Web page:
So, yes - There is so much to explore on Staten Island-and Time Out generally neglects the entire borough! I think anyone coming over on the Ferry must visit the Staten Island Museum as well- a few skips from the Ferry Terminal-very charming and friendly. There are LOTS of other cultural locations- and if you visit SI350.org (or com?) you will learn the zillions of "did you know?" historical places, stories and facts - that I never would have guessed!
Don't get straight back on the ferry–Staten Island's parks, cultural centers, festivals and thrift shops have a lot to offer.
Tue Jun 14 2011
Photograph: Picasa 3.0
Freshkills Park Tour
Freshkills Park Tour
If you know just one thing about Staten Island, it's probably that the most scenic way to get there is via the Staten Island Ferry (siferry.com), which departs from Manhattan's Whitehall Ferry Terminal on a reliable 24/7 schedule. To envision the S.I. of the future, take a two-hour bus tour of the in-progress Freshkills Park, which, once completed, will be almost three times the size of Central Park. The world's largest landfill-turned-park will look nothing like the visible-from-space dump it used to be, and instead will be tricked out with fishing piers, sports fields, wetlands and more. Tours depart from Eltingville Transit Center, 90-98 Wainwright Ave at Richmond Ave (nycgovparks.org/parks/freshkillspark). Schedule varies; free.
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Clove Lakes Park
You'll find everything from a basketball court and baseball diamonds to bridle paths and serpentine rock formations at the nearly 200-acre Clove Lakes Park. The spread boasts the borough's oldest resident, a 300-year-old tulip tree (in the northwest section). The park is also home to many ongoing events, like the Metropolitan Opera's free Summer Recital Series (summerstage.org), featuring soprano Layla Claire on July 21 at 7pm. 1150 Clove Rd at Fairway Ln (nycgovparks.org/parks/clovelakespark)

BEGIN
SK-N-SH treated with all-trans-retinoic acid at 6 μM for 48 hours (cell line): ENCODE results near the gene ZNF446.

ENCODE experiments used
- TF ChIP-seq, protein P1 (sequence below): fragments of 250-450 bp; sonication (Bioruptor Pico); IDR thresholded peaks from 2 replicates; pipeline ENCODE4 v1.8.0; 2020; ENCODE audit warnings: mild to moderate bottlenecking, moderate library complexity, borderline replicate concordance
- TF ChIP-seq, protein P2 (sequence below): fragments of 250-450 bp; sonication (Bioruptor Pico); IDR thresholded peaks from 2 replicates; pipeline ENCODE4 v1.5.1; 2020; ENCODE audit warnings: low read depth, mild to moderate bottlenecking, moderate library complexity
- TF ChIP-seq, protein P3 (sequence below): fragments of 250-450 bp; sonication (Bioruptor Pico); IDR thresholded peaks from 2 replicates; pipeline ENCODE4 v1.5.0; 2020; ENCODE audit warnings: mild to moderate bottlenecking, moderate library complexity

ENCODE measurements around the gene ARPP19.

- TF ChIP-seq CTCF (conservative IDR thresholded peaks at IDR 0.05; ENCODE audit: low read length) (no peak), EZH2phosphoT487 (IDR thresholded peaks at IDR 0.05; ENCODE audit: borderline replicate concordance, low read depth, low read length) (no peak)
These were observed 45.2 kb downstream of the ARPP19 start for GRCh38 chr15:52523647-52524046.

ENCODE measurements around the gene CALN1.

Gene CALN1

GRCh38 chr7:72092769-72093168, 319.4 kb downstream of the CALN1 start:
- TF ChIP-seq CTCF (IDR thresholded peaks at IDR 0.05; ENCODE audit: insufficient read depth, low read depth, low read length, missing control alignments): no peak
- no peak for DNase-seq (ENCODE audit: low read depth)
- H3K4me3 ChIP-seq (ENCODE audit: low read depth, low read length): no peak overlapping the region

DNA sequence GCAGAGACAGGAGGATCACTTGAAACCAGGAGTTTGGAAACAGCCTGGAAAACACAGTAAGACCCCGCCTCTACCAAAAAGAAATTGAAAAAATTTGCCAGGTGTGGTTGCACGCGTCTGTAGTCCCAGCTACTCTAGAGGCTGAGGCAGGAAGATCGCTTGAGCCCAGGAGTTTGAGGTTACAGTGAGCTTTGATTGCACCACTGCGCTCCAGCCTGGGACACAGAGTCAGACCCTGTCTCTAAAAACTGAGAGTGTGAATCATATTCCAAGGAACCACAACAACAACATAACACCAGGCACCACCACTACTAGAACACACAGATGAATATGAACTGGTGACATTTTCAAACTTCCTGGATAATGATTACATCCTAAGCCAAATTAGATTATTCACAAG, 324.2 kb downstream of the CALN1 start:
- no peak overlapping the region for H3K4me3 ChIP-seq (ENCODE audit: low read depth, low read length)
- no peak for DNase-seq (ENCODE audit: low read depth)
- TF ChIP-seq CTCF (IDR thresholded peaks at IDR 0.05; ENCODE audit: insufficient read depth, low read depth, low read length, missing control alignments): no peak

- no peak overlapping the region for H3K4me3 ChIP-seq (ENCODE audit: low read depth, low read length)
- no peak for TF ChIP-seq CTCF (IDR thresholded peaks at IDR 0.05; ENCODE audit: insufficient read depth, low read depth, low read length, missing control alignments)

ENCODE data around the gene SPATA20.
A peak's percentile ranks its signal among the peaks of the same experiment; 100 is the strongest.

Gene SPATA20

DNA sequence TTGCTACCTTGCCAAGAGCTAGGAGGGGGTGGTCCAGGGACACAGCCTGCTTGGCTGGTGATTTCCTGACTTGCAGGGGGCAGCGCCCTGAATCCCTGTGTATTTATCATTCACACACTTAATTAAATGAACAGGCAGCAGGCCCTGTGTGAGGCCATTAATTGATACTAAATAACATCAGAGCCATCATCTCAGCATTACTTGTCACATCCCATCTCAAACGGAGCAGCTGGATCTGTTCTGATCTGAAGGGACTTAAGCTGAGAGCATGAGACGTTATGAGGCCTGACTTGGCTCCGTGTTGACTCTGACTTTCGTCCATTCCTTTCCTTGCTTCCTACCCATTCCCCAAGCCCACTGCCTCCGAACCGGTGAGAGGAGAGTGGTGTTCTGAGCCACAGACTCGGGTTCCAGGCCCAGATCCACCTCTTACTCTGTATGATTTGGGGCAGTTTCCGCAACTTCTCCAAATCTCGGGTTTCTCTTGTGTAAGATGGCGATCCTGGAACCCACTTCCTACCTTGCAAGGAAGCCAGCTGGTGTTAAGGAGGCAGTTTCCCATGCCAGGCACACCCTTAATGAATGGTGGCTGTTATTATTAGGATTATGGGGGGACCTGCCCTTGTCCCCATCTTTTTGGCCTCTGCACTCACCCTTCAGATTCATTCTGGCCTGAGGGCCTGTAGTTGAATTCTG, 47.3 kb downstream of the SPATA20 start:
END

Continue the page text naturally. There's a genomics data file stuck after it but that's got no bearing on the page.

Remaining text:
In its continuing quest to offer a greater cultural contribution than its three Jersey Shore cast members, Staten Island hosts the second annual LUMEN fest on June 25. Located right on the waterfront, the event features video art, light projections and performance art by 100 emerging and veteran creatives. June 25 6pm--midnight; free. Visit lumenfest.org for more information.
On July 9, the Municipal Art Society will attempt to answer the question "Is St. George the new Bushwick?" with a tour (mas.org; $15; reservations required) of the up-and-coming cultural district, which is home to the St. George Theatre (35 Hyatt St between Central Ave and St. Marks Pl; 718-442-2900, stgeorgetheatre.com). Before or after, find some time to explore Every Thing Goes Thrift and Vintage (various locations, etgstores.com), a trio of shops hawking clothing, books and furniture. Before heading home, catch a glimpse of NYC's first minor-league baseball team at the waterfront park of the Staten Island Yankees (Richmond County Bank Ballpark, 75 Richmond Terr at Hamilton Ave; 718-720-9260, siyanks.com).
Snug Harbor Cultural Center and Botanical Garden
This 19th-century seamen's retirement home has a second life at the center of Staten Island's cultural scene, set amid 83 parklike acres of waterfront space, Greek revival architecture and internationally themed gardens, including the Chinese Scholar's and Tuscan landscapes. During summer, the center hosts both the Staten Island Film Festival (June 8--12; free; sifilmfestival.org) and the Movies Under the Stars series (Fri 8:30pm; free), screening family-friendly films of the classic (Singin' in the Rain) and cult (Mars Attacks!) varieties. 1000 Richmond Terr between Snug Harbor Rd and Tysen St (718-448-2500, snug-harbor.org)
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